UAE | Emergencies

Al Qua'a counts the cost: Heavy rain, wind flatten UAE border town

Residents forced to live in temporary shelters after storms destroy their homes

  • By Aftab Kazmi, Bureau Chief
  • Published: 00:00 March 4, 2010
  • Gulf News

  • Image Credit: Megan Hirons Mahon/Gulf News
  • Workers build makeshift houses in Al Qua'a.
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Al Qua'a: It was late on Saturday as everyone slept that gale force winds and heavy rains hit Al Qua'a — a border town 130 kilometres from Al Ain — destroying homes.

The roofs of homes blew away and people panicked as they tried to flee flying debris and collapsing walls. The thunder was deafening and flashes of lightning lasted hours, adding to the panic, residents said.

 

"It was a horrible night and many people got injured when the ferocious winds and rain battered our homes," said Moa'ad Salem Al Junaibi.

In pictures: Rain in the UAE

Sitting on a damp and dusty rug in a tent next to his destroyed home, he said he and his family were asleep when the storm hit. The deluge has made more than 200 families homeless.

Many are now either living with their friends and relatives in partially damaged houses or in tents provided by the Red Crescent Authority (RCA).

Clinics

Al Junaibi said his younger sister was injured when a flying metal sheet hit her leg. She was later treated at a nearby clinic and was now helping her family to collect whatever they could from their damaged home.

"I have seen several other injured people but with the grace of Allah nobody died or was seriously injured," he said.

"We had no place to sleep that night," said Mohammad Saif, another resident.

"I sent my children and the women to seek shelter at a nearby mosque to spend the rest of the night," he said.

When the rain stopped in the morning, Red Crescent workers brought tents and food for families.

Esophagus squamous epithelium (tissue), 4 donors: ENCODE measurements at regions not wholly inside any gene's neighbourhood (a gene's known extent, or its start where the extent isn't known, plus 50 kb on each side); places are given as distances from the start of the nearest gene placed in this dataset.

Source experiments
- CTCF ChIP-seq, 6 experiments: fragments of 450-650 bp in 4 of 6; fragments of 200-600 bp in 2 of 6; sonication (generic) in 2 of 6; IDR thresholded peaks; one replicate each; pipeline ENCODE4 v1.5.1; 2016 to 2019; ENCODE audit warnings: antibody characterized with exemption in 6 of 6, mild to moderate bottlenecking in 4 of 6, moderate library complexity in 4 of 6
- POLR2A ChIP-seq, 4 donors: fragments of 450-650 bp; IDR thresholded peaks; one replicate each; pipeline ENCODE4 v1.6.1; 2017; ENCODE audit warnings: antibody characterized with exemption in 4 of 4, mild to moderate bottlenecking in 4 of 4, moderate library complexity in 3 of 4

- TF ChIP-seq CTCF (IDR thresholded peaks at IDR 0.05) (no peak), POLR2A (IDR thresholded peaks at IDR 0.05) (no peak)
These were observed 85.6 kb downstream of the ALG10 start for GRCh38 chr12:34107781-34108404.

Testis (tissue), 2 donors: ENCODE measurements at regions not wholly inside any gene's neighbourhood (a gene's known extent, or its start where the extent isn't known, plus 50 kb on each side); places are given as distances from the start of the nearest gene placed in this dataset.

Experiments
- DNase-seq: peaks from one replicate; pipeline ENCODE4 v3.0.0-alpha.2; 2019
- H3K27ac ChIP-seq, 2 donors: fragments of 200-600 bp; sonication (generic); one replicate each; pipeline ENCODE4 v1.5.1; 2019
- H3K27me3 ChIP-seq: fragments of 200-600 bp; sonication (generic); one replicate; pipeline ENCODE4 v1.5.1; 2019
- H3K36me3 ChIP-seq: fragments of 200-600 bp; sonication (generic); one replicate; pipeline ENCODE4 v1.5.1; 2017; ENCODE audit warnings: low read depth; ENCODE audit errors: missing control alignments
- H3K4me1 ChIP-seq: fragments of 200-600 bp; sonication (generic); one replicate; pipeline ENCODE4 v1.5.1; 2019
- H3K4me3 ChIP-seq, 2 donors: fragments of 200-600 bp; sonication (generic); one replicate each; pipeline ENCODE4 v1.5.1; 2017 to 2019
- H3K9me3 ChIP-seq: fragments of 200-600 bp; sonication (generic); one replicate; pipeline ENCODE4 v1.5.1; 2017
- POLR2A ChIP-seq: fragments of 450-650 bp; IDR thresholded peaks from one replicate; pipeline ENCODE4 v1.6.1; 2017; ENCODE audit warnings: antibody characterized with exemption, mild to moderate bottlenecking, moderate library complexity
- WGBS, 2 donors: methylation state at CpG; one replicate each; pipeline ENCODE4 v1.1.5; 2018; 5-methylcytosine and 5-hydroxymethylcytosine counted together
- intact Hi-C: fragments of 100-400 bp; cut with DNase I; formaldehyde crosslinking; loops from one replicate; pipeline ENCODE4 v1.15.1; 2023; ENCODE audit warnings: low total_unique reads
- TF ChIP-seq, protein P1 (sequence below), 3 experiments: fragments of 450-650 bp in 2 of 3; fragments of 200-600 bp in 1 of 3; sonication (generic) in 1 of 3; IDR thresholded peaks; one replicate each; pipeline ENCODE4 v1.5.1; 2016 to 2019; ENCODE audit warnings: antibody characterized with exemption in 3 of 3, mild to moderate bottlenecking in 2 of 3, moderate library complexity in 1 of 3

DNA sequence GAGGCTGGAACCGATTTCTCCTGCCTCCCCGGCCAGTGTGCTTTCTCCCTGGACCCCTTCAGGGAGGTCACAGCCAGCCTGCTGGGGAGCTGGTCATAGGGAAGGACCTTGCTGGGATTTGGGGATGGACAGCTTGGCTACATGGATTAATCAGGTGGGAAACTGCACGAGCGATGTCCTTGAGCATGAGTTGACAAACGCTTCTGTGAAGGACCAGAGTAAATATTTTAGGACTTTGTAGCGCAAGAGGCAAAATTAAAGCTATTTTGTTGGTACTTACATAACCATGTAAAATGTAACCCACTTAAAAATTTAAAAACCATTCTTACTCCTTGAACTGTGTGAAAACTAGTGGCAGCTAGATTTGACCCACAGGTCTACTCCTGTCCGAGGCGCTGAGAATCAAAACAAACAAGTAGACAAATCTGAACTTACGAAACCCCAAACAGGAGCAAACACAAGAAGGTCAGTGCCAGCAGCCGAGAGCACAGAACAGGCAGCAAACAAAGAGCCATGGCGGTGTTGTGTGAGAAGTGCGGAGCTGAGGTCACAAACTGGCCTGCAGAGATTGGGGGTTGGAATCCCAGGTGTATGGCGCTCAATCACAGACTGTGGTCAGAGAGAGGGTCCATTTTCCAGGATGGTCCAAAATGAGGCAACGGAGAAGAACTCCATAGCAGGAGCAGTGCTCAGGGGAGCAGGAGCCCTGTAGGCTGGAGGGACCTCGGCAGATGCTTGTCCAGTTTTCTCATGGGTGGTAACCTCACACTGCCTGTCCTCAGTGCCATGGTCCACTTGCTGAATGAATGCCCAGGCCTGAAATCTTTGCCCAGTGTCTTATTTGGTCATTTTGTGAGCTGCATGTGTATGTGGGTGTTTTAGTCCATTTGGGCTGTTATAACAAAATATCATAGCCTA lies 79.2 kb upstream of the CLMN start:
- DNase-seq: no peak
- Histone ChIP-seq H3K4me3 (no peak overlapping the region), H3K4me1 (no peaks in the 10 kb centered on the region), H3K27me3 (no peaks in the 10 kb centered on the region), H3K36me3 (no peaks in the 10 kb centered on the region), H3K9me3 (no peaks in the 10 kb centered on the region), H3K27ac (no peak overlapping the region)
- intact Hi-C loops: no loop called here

Shaikh Hamdan Bin Zayed Al Nahyan, the Ruler's Representative in the Western Region and Chairman of the Red Crescent Authority, ordered an immediate relief effort, asking the Al Ain branch of the authority to mobilise its resources.

Prompt action

Saif said Shaikh Hamdan and the RCA had taken prompt action.

"We hope we can settle down again in our homes," he added.

Saeed Hareb, another victim of the storms, said he and his brother had been living in a cluster of homes with their family, but were now spending their nights in temporary shelters along with 17 other family members after all the houses were destroyed.

Shoukat Mayyar, a municipality worker in the area, said this was the second time the area had been hit by strong winds and thunderstorms.

Several years ago, a storm caused similar destruction following which Shaikh Zayed Bin Sultan Al Nahyan had ordered construction of villas for the affected. More than 400 new villas were constructed, he said. Al Qua'a is close to the UAE-Omani border.

Mayyar said Al Qua'a Municipality had been conducting a clean-up operation in the area, helping residents get rid of the debris.

Many have begun building make-shift homes.

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